Brass Playing a brass/second instrument

bethanyd

New Member
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3
Hi,

I've been playing saxophone for a number of years now and I am interested in starting another instrument. I can play basic piano pieces and have dabbled in clarinet but I am quite interested in learning a brass instrument.
However, when discussing this with a friend, who plays flute, she said that it's very hard to be very good at a brass and a woodwind instrument due to differences in embouchre.
Does anyone play sax and a brass instrument (or knows someone who does) who could give me some advice?

Thanks,
P.S. If a brass instrument doesn't work I also thought about bassoon but I know how expensive they can be.
 

saxnik

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Poole, Dorset, United Kingdom
Hi,

to my knowledge it's difficult (but not impossible) to 'perfect' both types of instrument, since you're training overlapping muscle groups to work in slightly different ways.
It's easy enough to play both, it just depends if you want to be doing so at a high standard. I have a trumpet and get it out a couple of times a year. I can still knock a tune out, but my tone is terrible and my range is not large.

Playing both every day should be enough... As TomMapfumo about his sax/brass experiences...

Nick
 

O.C.V.

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North Lancs
My first posting for a long time ! I was a brass player for many years, trumpet, cornet and tenor horn, before changing to sax. I would say that the brass instruments are more physically demanding that sax and need more frequent practice to keep a good embouchure. But it can be done. Think about Benny Carter. Better known as a sax man but in his younger days a superb trumpeter as well. Even into his 80's he could out-play many younger people on sax and was still pretty good on trumpet. I would say that if you feel the need then go for it, but make sure you get a decent instrument, there's a lot of rubbish about.
Good luck.
O.C.V.
 

stefank

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Hobart, Tasmania
I was raised (musically) according to the creed of "stick to one wind instrument, or you'll ruin your embouchure".

Maybe - depending on how precious (and just how much of a specialist) you want to be. For most of us, I don't think it's that much of an issue, you've just got to get used to changing. Flute was my first main instrument, and when I first started playing saxophone I felt like I needed a day's break before I could play the flute again. These days that's not an issue, and hasn't been for a long time (despite the fact that I only practise the flute just before a gig - maybe).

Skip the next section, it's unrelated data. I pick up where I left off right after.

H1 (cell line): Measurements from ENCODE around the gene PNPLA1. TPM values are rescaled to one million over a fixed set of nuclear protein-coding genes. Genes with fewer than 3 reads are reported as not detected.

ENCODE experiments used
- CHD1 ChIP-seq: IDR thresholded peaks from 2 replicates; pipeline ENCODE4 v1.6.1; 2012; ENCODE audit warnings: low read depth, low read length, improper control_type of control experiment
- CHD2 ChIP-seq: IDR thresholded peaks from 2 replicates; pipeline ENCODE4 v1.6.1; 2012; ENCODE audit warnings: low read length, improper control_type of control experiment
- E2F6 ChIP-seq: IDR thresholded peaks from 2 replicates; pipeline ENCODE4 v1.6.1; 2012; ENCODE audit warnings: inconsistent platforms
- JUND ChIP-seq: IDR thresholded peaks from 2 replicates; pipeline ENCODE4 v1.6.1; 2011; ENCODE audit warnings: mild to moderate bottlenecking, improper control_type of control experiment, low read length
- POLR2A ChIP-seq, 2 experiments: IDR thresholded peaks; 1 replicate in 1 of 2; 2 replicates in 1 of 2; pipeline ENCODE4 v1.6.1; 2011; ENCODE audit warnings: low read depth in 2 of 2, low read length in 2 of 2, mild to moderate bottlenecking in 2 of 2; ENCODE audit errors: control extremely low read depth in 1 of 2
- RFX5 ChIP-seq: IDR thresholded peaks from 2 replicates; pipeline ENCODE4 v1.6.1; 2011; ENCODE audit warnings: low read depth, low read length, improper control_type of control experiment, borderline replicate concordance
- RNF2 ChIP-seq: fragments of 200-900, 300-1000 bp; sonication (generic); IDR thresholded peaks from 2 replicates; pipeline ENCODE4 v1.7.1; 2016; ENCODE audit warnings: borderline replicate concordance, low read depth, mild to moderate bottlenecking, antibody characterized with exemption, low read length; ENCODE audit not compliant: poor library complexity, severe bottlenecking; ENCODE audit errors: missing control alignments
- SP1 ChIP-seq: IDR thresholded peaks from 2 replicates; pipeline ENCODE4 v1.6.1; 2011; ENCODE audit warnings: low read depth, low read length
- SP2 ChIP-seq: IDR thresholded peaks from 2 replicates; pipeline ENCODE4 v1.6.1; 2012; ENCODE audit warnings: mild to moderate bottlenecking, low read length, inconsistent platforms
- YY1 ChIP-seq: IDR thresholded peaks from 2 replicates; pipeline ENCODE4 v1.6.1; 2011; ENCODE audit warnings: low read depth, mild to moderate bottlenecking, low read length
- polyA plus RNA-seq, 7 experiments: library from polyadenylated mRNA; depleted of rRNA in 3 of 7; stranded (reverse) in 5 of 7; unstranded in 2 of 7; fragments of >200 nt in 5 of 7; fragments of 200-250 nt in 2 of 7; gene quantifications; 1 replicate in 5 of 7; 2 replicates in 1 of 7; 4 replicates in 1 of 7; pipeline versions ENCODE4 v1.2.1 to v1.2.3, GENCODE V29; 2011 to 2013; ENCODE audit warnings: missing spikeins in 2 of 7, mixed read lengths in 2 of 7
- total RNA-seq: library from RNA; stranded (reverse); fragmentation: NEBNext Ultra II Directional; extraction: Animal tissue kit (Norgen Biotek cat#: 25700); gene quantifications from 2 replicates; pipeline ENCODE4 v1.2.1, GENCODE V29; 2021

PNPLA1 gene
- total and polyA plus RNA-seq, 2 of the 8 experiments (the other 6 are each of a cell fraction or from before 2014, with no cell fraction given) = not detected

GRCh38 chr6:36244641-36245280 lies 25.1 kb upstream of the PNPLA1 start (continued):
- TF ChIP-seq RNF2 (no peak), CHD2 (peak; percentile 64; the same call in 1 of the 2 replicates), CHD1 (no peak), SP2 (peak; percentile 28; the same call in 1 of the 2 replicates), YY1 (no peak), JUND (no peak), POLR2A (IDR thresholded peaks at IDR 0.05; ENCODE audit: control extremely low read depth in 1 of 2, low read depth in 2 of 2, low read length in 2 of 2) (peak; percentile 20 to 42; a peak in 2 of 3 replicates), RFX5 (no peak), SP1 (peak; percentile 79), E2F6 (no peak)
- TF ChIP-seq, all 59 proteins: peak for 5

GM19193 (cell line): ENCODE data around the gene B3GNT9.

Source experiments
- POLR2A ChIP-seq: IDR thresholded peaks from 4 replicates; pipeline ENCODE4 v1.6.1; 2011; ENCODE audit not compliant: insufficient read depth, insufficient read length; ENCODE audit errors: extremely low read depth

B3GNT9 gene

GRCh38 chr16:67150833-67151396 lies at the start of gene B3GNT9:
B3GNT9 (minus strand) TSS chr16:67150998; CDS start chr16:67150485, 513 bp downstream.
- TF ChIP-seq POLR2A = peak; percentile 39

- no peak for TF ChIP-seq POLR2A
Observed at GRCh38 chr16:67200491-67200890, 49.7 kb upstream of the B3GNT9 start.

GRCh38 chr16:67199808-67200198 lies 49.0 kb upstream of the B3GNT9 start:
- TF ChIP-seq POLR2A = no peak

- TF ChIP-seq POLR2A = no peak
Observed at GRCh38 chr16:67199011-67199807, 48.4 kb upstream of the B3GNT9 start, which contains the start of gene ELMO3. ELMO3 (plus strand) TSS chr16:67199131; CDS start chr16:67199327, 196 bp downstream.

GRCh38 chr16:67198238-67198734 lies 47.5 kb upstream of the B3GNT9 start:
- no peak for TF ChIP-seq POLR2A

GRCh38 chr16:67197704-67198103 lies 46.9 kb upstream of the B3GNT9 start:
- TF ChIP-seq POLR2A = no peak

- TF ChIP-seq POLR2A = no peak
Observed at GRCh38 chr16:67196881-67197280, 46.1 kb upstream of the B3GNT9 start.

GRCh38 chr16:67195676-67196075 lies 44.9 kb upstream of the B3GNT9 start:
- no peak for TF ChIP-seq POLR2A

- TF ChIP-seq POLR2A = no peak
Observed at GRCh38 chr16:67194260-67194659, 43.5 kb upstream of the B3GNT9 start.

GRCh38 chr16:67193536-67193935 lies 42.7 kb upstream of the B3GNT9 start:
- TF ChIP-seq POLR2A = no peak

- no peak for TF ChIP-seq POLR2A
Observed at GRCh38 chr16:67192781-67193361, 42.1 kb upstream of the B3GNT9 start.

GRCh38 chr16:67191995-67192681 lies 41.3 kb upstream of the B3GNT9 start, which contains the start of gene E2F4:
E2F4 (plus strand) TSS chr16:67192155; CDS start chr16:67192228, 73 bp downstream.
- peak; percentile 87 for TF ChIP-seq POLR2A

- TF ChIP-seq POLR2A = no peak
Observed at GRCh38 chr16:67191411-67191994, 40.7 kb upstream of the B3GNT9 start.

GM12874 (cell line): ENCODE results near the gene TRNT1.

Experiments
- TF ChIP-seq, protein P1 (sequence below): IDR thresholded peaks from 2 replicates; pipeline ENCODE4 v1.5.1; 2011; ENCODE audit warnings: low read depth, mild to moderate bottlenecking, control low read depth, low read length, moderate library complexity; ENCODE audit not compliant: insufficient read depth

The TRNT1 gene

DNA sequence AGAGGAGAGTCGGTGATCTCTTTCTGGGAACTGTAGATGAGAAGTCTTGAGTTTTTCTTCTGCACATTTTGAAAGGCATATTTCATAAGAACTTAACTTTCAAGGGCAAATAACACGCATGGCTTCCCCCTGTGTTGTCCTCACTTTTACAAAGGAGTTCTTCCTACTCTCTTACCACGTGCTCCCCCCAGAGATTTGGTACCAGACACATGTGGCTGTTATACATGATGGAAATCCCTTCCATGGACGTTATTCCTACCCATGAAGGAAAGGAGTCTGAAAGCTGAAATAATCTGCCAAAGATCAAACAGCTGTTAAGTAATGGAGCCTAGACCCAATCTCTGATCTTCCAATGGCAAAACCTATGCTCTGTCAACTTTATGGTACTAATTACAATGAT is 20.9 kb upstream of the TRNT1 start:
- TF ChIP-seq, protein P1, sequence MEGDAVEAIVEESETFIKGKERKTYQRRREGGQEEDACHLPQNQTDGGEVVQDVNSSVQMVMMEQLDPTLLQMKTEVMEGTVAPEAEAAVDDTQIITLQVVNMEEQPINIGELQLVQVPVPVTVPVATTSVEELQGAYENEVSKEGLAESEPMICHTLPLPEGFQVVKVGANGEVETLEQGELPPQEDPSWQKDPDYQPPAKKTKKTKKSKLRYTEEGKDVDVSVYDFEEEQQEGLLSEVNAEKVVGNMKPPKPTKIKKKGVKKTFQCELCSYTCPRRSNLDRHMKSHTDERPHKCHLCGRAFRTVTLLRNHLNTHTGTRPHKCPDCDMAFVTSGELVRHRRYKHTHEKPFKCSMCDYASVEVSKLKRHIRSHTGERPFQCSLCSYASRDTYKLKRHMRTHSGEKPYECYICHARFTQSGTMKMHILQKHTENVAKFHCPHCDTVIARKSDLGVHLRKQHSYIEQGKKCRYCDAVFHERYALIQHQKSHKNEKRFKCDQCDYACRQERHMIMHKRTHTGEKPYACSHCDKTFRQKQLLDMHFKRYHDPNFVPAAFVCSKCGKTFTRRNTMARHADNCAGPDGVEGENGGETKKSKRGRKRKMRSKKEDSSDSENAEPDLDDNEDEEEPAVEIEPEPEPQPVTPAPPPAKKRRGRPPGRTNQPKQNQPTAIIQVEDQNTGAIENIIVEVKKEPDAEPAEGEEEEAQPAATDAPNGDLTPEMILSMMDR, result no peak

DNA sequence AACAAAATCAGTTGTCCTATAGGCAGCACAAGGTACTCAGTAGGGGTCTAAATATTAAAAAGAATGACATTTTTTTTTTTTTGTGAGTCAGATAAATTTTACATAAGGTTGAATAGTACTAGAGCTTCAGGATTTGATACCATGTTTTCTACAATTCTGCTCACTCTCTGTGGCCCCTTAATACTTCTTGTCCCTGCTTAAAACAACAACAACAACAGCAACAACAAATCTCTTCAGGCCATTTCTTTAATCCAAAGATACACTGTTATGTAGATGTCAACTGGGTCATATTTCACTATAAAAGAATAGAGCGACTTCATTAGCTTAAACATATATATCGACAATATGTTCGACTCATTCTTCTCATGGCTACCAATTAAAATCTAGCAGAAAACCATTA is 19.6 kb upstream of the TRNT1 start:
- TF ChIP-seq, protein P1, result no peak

Then there's the matter of employment. Orchestral wind player (not a lot of opportunities for sax players) can specialise. Play in most other sorts of "paying" bands, and it's an advantage to double. Play one of the "reed" books for a Broadway type musical and it's a necessity.
 
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TomMapfumo

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Skabertawe, South Wales
I have answered the call.........

There is NO PROBLEM WHATSOEVER in playing a brass instrument alongside a sax. Sound wise a Trumpet/Cornet/Flugelhorn has a very similar range to an Alto Sax, and a tenor trombone has a very similar range to a Baritone Sax/Bass guitar. Both brass instruments are more physically demanding than a sax to play and require more breath, but means that your sax playing will develop greatly - endurance/breath control/dynamic wise - I can play very quietly, very loudly and with greater control in my sound. Trumpet etc, is in Bb, Trombone is in concert pitch as piano/guitar etc.

It is harder to play trumpet and trombone at the same time than it is to play sax and one other at the same time. With Sax you primarily blow air into the instrument and the rest is done with the keys. With a brass instrument much more is done by the mouth/embouchure, and much less with the keys - the trombone only uses my right wrist, the trumpet uses three fingers. Decent instruments can be picked up new for about £300 ( John Packer, Yamaha and Bauhaus Walstein have excellent quality instruments). PM me with any particular queries.

With brass you simply need to be consistent about practice as the embouchure is more crucial to maintain than on sax, and is crucial in order to maintain your range of higher and lower notes, which takes time to develop.

Hope this helps. For me it was important to have the right sort of motivation in order to decide what to play, so would be good to listen to different musicians to see what you think.

Trumpet - Miles Davis, Freddie Hubbard, Chet Baker, Nils Petter Molvaer, Eric Truffaz, Tomasz Stanko, Jonny Bruce and others.
Trombone - Dennis Rollins, Samuel Blaser, Nils Landgren, Don Drummond, Rico Rodriguez, Bob Brookmeyer etc.

Kind regards
Tom:cool:

Apologies to Phil for not noticing earlier!;}